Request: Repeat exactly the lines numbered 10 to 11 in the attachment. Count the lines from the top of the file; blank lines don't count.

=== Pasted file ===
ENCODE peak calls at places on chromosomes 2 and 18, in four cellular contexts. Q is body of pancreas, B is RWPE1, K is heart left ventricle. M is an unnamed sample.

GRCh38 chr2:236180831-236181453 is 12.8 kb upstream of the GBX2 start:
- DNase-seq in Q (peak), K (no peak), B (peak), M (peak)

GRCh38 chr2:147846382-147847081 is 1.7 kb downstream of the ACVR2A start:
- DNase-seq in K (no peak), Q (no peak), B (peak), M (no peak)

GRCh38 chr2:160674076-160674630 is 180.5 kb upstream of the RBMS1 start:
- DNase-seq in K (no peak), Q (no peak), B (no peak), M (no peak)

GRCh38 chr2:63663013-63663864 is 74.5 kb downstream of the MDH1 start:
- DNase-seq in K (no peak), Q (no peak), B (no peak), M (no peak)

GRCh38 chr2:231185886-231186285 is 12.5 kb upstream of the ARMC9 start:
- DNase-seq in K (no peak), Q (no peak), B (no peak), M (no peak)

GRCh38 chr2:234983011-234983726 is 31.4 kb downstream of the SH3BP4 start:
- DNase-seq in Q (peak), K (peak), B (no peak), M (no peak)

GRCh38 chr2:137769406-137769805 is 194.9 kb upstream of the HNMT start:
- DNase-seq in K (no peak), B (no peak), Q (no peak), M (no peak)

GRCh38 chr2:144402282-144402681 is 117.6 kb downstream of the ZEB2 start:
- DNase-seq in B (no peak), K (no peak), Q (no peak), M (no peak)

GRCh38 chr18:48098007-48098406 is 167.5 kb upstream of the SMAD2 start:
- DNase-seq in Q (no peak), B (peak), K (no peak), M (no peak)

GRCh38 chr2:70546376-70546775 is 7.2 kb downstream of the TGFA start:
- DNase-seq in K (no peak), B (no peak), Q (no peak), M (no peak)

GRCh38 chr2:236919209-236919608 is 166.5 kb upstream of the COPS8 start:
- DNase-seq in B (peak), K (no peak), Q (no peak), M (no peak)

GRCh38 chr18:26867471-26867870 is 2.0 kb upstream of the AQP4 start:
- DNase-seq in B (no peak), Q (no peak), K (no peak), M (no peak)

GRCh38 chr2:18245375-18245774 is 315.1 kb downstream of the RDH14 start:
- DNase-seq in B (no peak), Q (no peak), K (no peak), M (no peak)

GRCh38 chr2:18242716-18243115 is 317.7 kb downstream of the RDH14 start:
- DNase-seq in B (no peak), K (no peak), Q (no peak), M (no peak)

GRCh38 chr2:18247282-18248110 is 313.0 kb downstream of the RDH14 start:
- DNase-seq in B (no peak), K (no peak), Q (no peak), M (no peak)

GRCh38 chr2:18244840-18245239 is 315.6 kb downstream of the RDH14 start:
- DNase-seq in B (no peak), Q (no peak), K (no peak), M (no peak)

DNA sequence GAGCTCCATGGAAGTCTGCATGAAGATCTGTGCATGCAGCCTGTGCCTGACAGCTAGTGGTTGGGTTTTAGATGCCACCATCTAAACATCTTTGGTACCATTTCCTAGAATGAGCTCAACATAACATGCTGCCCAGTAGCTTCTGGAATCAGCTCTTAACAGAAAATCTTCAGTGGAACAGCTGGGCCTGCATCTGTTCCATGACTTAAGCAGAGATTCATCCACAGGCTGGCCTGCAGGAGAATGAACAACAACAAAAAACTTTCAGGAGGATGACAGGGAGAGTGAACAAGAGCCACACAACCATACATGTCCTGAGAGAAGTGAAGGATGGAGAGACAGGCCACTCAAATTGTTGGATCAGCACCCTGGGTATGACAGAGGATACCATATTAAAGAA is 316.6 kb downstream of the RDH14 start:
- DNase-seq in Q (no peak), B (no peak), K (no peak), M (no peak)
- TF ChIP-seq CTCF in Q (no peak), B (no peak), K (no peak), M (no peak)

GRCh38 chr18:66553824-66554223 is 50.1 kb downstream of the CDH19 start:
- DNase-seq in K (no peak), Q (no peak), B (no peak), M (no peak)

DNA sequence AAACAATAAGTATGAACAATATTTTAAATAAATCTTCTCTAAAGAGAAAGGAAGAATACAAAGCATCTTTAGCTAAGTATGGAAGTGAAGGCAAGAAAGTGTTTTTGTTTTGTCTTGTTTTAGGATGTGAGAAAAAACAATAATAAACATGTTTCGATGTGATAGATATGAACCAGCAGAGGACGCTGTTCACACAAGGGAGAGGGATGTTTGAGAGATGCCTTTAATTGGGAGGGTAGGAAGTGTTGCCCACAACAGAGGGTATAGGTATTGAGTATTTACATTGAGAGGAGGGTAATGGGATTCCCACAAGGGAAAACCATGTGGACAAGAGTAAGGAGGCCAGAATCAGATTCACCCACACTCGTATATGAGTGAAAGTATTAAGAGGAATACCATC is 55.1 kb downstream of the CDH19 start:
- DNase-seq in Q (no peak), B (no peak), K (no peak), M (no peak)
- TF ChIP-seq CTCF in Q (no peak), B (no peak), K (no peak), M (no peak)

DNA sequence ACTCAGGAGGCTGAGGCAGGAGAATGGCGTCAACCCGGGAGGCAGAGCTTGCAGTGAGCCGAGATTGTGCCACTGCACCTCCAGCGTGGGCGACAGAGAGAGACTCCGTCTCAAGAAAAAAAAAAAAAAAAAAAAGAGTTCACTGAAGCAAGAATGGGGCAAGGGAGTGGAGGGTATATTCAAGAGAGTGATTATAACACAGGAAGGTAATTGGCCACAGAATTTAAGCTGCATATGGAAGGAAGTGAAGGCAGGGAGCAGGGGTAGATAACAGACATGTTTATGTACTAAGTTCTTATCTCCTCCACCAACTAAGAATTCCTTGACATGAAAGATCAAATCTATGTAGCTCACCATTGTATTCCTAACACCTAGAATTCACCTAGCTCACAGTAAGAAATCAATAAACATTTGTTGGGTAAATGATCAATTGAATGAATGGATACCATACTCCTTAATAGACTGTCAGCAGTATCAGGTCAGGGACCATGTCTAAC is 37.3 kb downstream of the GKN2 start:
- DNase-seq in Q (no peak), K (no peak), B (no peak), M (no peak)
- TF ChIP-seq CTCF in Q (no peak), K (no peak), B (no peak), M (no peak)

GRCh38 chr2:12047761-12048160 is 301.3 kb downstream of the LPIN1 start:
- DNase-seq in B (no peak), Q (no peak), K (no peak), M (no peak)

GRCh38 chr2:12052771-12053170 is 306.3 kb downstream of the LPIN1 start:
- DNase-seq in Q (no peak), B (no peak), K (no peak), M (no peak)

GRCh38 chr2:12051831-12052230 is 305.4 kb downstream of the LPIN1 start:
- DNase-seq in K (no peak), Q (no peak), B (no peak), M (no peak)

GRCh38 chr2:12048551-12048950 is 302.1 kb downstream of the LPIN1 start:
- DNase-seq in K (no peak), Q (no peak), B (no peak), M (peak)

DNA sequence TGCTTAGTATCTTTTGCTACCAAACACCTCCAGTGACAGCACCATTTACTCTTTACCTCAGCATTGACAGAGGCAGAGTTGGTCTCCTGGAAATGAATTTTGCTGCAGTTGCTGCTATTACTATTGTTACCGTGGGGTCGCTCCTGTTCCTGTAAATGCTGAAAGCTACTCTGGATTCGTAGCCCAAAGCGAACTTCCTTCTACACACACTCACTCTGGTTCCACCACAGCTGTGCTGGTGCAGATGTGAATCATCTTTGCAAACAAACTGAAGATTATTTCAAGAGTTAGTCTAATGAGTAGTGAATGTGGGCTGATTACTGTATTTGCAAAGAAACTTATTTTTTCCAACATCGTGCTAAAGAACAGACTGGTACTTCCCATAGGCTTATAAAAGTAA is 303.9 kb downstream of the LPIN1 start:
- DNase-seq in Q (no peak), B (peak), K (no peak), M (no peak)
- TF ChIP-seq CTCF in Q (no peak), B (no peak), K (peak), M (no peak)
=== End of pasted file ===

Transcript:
GRCh38 chr2:231185886-231186285 is 12.5 kb upstream of the ARMC9 start:
- DNase-seq in K (no peak), Q (no peak), B (no peak), M (no peak)